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336                  JOURNEYS IN KURDISTAN      LETTER xxxi

raise the teaching and tone of their own schools in the
city, with one of which I was very greatly pleased. The
creation of churches, strict in their discipline, and pro-
testing against the mass of superstitions which smother
all spiritual life in the National Armenian Church, is un-
doubtedly having a very salutary effect far beyond the
limited membership, and is tending to force reform upon
an ancient church which contains within herself the
elements of resurrection. Great honour is due to Dr.
Eeynolds for the way in which, almost single-handed, he
has kept the valuable work of this Mission going for
years, and now that colleagues have arrived a consider-
able development may be hoped for.

I have confessed already to a prejudice against the
Armenians, but it is not possible to deny that they are
the most capable, energetic, enterprising, and pushing race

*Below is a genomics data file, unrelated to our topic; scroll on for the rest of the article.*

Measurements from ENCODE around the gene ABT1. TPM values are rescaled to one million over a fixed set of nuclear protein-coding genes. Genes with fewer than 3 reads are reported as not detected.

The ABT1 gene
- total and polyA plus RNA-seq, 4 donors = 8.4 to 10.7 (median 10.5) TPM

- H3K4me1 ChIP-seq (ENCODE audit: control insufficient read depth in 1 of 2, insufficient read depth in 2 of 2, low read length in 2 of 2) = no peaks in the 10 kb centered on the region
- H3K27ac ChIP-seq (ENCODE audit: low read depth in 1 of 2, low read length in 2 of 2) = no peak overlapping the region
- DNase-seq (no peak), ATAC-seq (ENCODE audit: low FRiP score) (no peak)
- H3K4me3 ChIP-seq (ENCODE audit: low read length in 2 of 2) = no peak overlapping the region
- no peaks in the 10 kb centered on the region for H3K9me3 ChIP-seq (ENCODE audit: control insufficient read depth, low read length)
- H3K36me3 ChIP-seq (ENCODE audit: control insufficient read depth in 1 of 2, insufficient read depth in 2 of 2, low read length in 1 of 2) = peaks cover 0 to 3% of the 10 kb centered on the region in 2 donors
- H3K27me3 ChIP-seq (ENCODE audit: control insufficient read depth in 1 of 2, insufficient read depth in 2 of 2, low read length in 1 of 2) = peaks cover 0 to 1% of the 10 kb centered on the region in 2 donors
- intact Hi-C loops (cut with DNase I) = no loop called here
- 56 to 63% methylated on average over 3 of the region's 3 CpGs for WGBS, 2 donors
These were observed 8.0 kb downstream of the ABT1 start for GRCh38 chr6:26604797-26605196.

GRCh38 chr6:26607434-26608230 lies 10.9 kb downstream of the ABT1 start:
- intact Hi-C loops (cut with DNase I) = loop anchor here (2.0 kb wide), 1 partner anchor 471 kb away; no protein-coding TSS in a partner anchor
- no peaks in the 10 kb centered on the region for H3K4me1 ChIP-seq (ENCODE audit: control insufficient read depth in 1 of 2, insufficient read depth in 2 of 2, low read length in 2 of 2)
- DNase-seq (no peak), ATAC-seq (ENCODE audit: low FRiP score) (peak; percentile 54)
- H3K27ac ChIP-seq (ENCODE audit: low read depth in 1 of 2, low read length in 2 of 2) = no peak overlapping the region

in Western Asia, physically superior, and intellectually
acute, and above all they are a race which can be raised
in all respects to our own level, neither religion, colour,
customs, nor inferiority in intellect or force constituting
any barrier between us. Their shrewdness and aptitude
for business are remarkable, and whatever exists of com-
mercial enterprise in Eastern Asia Minor is almost alto-
gether in their hands. They have singular elasticity, as
their survival as a church and nation shows, and I cannot
but think it likely that they may have some share in
determining the course of events in the East, both
politically and religiously. As Orientals they understand
Oriental character and modes of thought as we never can,
and if a new Pentecostal afflatus were to fall upon the edu-
cated and intelligent young men who are being^ trained in
the colleges which the American churches have scattered
liberally through Asia Minor, the effect upon Turkey
would be marvellous. I think most decidedly that
reform in Turkey must come through Christianity, and